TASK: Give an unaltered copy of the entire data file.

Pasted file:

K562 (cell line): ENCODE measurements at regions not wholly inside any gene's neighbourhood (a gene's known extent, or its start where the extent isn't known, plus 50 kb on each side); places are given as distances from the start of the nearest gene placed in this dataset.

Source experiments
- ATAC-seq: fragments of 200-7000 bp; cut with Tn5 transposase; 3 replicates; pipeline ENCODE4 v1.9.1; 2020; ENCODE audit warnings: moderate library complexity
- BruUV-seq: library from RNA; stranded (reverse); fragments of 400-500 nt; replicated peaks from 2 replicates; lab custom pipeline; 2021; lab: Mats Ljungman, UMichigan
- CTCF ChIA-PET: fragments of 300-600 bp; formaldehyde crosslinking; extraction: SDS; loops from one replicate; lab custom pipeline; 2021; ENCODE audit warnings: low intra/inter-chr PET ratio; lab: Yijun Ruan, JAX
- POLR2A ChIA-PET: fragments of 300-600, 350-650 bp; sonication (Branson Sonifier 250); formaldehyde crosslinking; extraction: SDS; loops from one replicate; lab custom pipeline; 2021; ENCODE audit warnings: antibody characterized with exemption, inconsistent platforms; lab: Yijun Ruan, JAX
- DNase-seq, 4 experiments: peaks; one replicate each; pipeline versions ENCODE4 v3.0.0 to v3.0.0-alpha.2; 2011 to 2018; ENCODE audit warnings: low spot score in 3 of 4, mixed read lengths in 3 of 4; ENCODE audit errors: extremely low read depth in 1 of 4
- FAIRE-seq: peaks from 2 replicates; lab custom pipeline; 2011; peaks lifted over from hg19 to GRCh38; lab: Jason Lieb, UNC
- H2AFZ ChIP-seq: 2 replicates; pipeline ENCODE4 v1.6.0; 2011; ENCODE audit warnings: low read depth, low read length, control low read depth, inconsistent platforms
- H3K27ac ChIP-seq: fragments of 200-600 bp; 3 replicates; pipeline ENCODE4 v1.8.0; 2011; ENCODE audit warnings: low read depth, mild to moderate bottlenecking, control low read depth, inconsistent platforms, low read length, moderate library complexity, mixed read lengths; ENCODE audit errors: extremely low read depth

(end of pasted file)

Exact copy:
K562 (cell line): ENCODE measurements at regions not wholly inside any gene's neighbourhood (a gene's known extent, or its start where the extent isn't known, plus 50 kb on each side); places are given as distances from the start of the nearest gene placed in this dataset.

Source experiments
- ATAC-seq: fragments of 200-7000 bp; cut with Tn5 transposase; 3 replicates; pipeline ENCODE4 v1.9.1; 2020; ENCODE audit warnings: moderate library complexity
- BruUV-seq: library from RNA; stranded (reverse); fragments of 400-500 nt; replicated peaks from 2 replicates; lab custom pipeline; 2021; lab: Mats Ljungman, UMichigan
- CTCF ChIA-PET: fragments of 300-600 bp; formaldehyde crosslinking; extraction: SDS; loops from one replicate; lab custom pipeline; 2021; ENCODE audit warnings: low intra/inter-chr PET ratio; lab: Yijun Ruan, JAX
- POLR2A ChIA-PET: fragments of 300-600, 350-650 bp; sonication (Branson Sonifier 250); formaldehyde crosslinking; extraction: SDS; loops from one replicate; lab custom pipeline; 2021; ENCODE audit warnings: antibody characterized with exemption, inconsistent platforms; lab: Yijun Ruan, JAX
- DNase-seq, 4 experiments: peaks; one replicate each; pipeline versions ENCODE4 v3.0.0 to v3.0.0-alpha.2; 2011 to 2018; ENCODE audit warnings: low spot score in 3 of 4, mixed read lengths in 3 of 4; ENCODE audit errors: extremely low read depth in 1 of 4
- FAIRE-seq: peaks from 2 replicates; lab custom pipeline; 2011; peaks lifted over from hg19 to GRCh38; lab: Jason Lieb, UNC
- H2AFZ ChIP-seq: 2 replicates; pipeline ENCODE4 v1.6.0; 2011; ENCODE audit warnings: low read depth, low read length, control low read depth, inconsistent platforms
- H3K27ac ChIP-seq: fragments of 200-600 bp; 3 replicates; pipeline ENCODE4 v1.8.0; 2011; ENCODE audit warnings: low read depth, mild to moderate bottlenecking, control low read depth, inconsistent platforms, low read length, moderate library complexity, mixed read lengths; ENCODE audit errors: extremely low read depth